J.R.R. Tolkien, Robert Howard and the Birth of Modern Fantasy
by Deke Parsons
Edited by Donald E. Palumbo and C.W. Sullivan III
Cover Artist: Enchanted nature series --The Golden Tree / Shutterstock
Review by Sam Tomaino
Mcfarland & Company Trade Paperback ISBN/ITEM#: 9780786495375
Date: 30 November 2014 List Price $35.00 Amazon US / Amazon UK
Links: Publisher's Book Page / Show Official Info /
J,R.R. Tolkien, Robert E. Howard and the Birth of Modern Fantasy by Deke Parsons is another entry in the Critical Explorations in Science Fiction and Fantasy published by McFarland & Company. It has chapters on Tolkien, Howard, Jerry Siegel, and other contributors to the field called Modern Fantasy.
The book opens with a brief introduction with paragraphs summarizing the chapters: J.R.R. Tolkien, The Lord of the Rings, Robert E. Howard, Conan, Jerry Siegel and Superman with a concluding paragraph saying that these seminal works in modern fantasy are "literary creations of unusual vitality that grew organically from their time--and that are greatly influencing ours".
The first chapter discusses John Ronald Reuel Tolkien with a brief biography. It discusses the influence of Tolkien's Roman Catholicism and experiences of World War I on his landmark book, The Lord of the Rings (henceforth abbreviated here as LotR). He feels that the book reflects the attitudes of World War I rather than "the stoicism of the British people during and after World War II". Manly love is freely expressed. Strong men weep over tragedy. He feels that the hobbits are much like English soldiers in their attitudes with "their characteristic English interest in regular meals and bourgeois values". At least until the war gets "so brutal that all pretense is stripped away". He also discusses Tolkien's essay "On Fairy Stories" and The Silmarillion.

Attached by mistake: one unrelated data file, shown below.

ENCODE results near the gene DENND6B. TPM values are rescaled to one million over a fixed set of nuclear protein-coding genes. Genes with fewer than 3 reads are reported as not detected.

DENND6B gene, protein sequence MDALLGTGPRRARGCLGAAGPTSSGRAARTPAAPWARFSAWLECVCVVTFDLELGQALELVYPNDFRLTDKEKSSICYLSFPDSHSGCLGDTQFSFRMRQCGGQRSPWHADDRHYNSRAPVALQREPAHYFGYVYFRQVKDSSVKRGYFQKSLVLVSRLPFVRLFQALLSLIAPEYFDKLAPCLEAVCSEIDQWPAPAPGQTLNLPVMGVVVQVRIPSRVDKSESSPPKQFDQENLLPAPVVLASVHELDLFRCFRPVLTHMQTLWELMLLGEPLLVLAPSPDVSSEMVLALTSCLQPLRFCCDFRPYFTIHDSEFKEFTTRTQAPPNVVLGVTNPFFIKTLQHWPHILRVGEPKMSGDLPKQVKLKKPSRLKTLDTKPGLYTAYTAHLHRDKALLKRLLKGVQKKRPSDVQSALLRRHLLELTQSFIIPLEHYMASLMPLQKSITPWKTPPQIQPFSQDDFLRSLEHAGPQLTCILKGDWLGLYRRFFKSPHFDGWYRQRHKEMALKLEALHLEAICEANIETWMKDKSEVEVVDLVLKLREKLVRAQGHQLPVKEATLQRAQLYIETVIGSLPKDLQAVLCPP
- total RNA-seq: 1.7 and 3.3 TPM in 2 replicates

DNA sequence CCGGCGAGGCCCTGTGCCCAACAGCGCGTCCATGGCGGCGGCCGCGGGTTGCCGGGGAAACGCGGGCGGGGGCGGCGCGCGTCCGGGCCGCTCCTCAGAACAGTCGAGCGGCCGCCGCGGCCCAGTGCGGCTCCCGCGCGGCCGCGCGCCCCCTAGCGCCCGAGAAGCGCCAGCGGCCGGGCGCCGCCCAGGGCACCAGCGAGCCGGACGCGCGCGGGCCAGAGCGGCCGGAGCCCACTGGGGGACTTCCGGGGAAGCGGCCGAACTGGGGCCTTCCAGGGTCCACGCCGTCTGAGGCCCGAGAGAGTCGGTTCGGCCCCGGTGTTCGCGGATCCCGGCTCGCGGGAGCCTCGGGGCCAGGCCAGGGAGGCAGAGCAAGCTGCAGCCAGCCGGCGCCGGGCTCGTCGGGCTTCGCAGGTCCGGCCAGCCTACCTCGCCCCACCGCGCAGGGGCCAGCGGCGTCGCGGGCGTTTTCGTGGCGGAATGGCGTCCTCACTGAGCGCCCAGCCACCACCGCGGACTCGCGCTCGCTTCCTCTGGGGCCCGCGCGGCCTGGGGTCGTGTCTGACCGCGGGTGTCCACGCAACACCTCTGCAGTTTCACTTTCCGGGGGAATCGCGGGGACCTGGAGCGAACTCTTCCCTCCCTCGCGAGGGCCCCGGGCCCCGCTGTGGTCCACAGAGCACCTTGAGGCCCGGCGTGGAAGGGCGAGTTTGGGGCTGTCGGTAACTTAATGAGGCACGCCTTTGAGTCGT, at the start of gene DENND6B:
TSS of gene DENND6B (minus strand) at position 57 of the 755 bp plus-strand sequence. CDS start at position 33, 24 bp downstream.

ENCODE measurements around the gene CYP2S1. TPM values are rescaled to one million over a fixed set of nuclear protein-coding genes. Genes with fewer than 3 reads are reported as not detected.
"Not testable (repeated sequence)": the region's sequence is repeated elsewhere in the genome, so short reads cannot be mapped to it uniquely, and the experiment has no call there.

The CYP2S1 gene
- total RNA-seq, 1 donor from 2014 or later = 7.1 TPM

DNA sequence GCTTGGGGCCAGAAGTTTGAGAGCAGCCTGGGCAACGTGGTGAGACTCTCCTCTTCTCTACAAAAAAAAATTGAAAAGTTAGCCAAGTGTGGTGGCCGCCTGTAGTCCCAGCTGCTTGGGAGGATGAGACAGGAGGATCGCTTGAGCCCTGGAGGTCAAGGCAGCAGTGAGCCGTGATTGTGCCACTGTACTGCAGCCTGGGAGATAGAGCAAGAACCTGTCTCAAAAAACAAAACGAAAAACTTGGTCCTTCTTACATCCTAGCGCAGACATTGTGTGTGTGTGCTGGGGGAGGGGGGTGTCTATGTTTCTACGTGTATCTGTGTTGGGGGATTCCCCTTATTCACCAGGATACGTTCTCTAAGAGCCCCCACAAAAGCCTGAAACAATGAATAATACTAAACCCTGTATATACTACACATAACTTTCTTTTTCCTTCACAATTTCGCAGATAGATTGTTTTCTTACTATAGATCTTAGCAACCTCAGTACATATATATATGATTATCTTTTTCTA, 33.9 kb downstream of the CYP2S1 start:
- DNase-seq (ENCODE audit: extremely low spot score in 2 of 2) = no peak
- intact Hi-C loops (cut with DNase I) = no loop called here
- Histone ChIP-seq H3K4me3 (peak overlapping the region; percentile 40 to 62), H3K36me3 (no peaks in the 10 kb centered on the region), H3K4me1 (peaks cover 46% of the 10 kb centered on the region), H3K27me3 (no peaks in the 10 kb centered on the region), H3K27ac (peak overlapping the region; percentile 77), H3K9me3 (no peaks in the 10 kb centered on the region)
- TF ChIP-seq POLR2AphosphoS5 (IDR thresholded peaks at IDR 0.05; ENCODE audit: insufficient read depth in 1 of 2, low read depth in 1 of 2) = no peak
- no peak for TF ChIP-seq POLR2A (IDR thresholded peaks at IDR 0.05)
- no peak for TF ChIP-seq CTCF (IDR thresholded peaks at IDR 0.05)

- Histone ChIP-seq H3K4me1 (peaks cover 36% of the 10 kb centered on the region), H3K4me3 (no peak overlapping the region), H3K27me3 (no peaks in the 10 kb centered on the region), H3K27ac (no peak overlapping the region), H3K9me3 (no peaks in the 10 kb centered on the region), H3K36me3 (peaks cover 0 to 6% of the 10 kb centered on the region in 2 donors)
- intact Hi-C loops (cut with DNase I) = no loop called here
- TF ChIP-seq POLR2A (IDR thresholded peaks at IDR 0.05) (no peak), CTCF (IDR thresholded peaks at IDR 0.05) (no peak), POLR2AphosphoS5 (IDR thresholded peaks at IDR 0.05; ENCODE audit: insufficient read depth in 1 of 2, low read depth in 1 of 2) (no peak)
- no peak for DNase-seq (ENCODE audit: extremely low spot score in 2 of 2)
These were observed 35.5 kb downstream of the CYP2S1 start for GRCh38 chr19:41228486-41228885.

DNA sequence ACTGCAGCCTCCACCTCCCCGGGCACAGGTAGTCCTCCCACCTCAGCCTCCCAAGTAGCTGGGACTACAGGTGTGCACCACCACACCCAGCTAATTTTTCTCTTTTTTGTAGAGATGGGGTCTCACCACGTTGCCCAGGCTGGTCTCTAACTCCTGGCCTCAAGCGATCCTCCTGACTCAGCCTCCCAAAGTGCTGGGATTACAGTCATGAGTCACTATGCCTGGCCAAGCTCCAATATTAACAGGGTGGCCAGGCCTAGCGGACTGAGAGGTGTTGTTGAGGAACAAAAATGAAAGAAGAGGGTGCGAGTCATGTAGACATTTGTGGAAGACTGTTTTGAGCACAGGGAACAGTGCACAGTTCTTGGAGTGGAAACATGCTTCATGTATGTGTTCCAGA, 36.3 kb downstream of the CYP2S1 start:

Chapter Two is a more detailed discussion of The Lord of the Rings. Parsons talks about the light tone of the early chapters and how "The homeliness and humor of the hobbits returns to the novel occasionally even after the epic plot is in full swing". Through Tolkien's letters, he discusses Tolkien's anger at Hitler and the Nazis for their perverting of the "noble, Northern spirit". He also talks about Tolkien's disdain for the political climate in England during the war. Parsons goes on to talk about Tolkien's rejection of "direct allegory and direct symbolic representations of real-world-concerns" which also distinguishes LotR from other modern fantasists. About Tolkien's influences. Parsons feels Beowulf and other medieval poems, like Sir Gawain and The Pearl have little influence over LotR. He feels Shakespeare and, very definitely, William Morris are more of an influence. Of the film versions of Tolkien's works, he is mostly positive of Peter Jackson's LotR. He feels that while the films might lack "thematic depth", hey make up for it in "depth of character". However, he calls the first part of Jackson's Hobbit trilogy, a "bloated disaster". He is not impressed with the cartoon made by Ralph Bakshi, either.